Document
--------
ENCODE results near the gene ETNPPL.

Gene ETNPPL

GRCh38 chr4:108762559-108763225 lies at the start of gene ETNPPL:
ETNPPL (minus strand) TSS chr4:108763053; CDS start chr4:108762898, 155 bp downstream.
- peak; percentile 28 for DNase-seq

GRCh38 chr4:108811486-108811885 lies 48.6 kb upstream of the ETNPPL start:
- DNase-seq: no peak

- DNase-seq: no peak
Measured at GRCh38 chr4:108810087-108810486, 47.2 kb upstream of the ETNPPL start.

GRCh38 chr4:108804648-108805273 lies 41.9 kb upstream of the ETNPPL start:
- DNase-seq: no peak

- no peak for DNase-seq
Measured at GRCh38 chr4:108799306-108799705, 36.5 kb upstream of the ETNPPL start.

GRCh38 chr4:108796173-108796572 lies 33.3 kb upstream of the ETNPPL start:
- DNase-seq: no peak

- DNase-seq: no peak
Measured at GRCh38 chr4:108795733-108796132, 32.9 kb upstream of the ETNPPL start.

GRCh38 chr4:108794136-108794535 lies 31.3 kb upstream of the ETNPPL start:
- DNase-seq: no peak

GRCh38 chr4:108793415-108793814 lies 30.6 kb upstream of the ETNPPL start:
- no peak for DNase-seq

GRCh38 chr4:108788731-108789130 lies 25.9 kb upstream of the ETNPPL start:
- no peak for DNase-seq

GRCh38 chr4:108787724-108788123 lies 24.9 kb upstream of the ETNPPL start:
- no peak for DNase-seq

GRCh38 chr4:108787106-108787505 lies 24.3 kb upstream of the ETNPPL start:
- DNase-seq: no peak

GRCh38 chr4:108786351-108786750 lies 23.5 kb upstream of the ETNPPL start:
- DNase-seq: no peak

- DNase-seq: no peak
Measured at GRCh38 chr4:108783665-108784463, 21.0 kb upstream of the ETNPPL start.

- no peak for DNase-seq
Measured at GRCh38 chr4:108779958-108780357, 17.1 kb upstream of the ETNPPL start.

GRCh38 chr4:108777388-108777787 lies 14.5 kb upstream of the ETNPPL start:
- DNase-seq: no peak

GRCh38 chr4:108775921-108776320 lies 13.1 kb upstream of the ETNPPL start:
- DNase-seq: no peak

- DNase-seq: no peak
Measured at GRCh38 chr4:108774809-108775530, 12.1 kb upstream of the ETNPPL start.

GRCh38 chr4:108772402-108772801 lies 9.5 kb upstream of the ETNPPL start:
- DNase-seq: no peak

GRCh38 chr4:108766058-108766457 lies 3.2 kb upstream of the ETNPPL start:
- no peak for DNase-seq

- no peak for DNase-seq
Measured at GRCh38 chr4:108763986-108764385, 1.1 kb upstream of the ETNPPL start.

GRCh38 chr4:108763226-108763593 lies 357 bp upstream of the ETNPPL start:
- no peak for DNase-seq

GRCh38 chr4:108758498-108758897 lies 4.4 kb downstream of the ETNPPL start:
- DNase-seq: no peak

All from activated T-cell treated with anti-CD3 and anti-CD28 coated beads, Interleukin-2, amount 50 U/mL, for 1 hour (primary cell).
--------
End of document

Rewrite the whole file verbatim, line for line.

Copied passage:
ENCODE results near the gene ETNPPL.

Gene ETNPPL

GRCh38 chr4:108762559-108763225 lies at the start of gene ETNPPL:
ETNPPL (minus strand) TSS chr4:108763053; CDS start chr4:108762898, 155 bp downstream.
- peak; percentile 28 for DNase-seq

GRCh38 chr4:108811486-108811885 lies 48.6 kb upstream of the ETNPPL start:
- DNase-seq: no peak

- DNase-seq: no peak
Measured at GRCh38 chr4:108810087-108810486, 47.2 kb upstream of the ETNPPL start.

GRCh38 chr4:108804648-108805273 lies 41.9 kb upstream of the ETNPPL start:
- DNase-seq: no peak

- no peak for DNase-seq
Measured at GRCh38 chr4:108799306-108799705, 36.5 kb upstream of the ETNPPL start.

GRCh38 chr4:108796173-108796572 lies 33.3 kb upstream of the ETNPPL start:
- DNase-seq: no peak

- DNase-seq: no peak
Measured at GRCh38 chr4:108795733-108796132, 32.9 kb upstream of the ETNPPL start.

GRCh38 chr4:108794136-108794535 lies 31.3 kb upstream of the ETNPPL start:
- DNase-seq: no peak

GRCh38 chr4:108793415-108793814 lies 30.6 kb upstream of the ETNPPL start:
- no peak for DNase-seq

GRCh38 chr4:108788731-108789130 lies 25.9 kb upstream of the ETNPPL start:
- no peak for DNase-seq

GRCh38 chr4:108787724-108788123 lies 24.9 kb upstream of the ETNPPL start:
- no peak for DNase-seq

GRCh38 chr4:108787106-108787505 lies 24.3 kb upstream of the ETNPPL start:
- DNase-seq: no peak

GRCh38 chr4:108786351-108786750 lies 23.5 kb upstream of the ETNPPL start:
- DNase-seq: no peak

- DNase-seq: no peak
Measured at GRCh38 chr4:108783665-108784463, 21.0 kb upstream of the ETNPPL start.

- no peak for DNase-seq
Measured at GRCh38 chr4:108779958-108780357, 17.1 kb upstream of the ETNPPL start.

GRCh38 chr4:108777388-108777787 lies 14.5 kb upstream of the ETNPPL start:
- DNase-seq: no peak

GRCh38 chr4:108775921-108776320 lies 13.1 kb upstream of the ETNPPL start:
- DNase-seq: no peak

- DNase-seq: no peak
Measured at GRCh38 chr4:108774809-108775530, 12.1 kb upstream of the ETNPPL start.

GRCh38 chr4:108772402-108772801 lies 9.5 kb upstream of the ETNPPL start:
- DNase-seq: no peak

GRCh38 chr4:108766058-108766457 lies 3.2 kb upstream of the ETNPPL start:
- no peak for DNase-seq

- no peak for DNase-seq
Measured at GRCh38 chr4:108763986-108764385, 1.1 kb upstream of the ETNPPL start.

GRCh38 chr4:108763226-108763593 lies 357 bp upstream of the ETNPPL start:
- no peak for DNase-seq

GRCh38 chr4:108758498-108758897 lies 4.4 kb downstream of the ETNPPL start:
- DNase-seq: no peak

All from activated T-cell treated with anti-CD3 and anti-CD28 coated beads, Interleukin-2, amount 50 U/mL, for 1 hour (primary cell).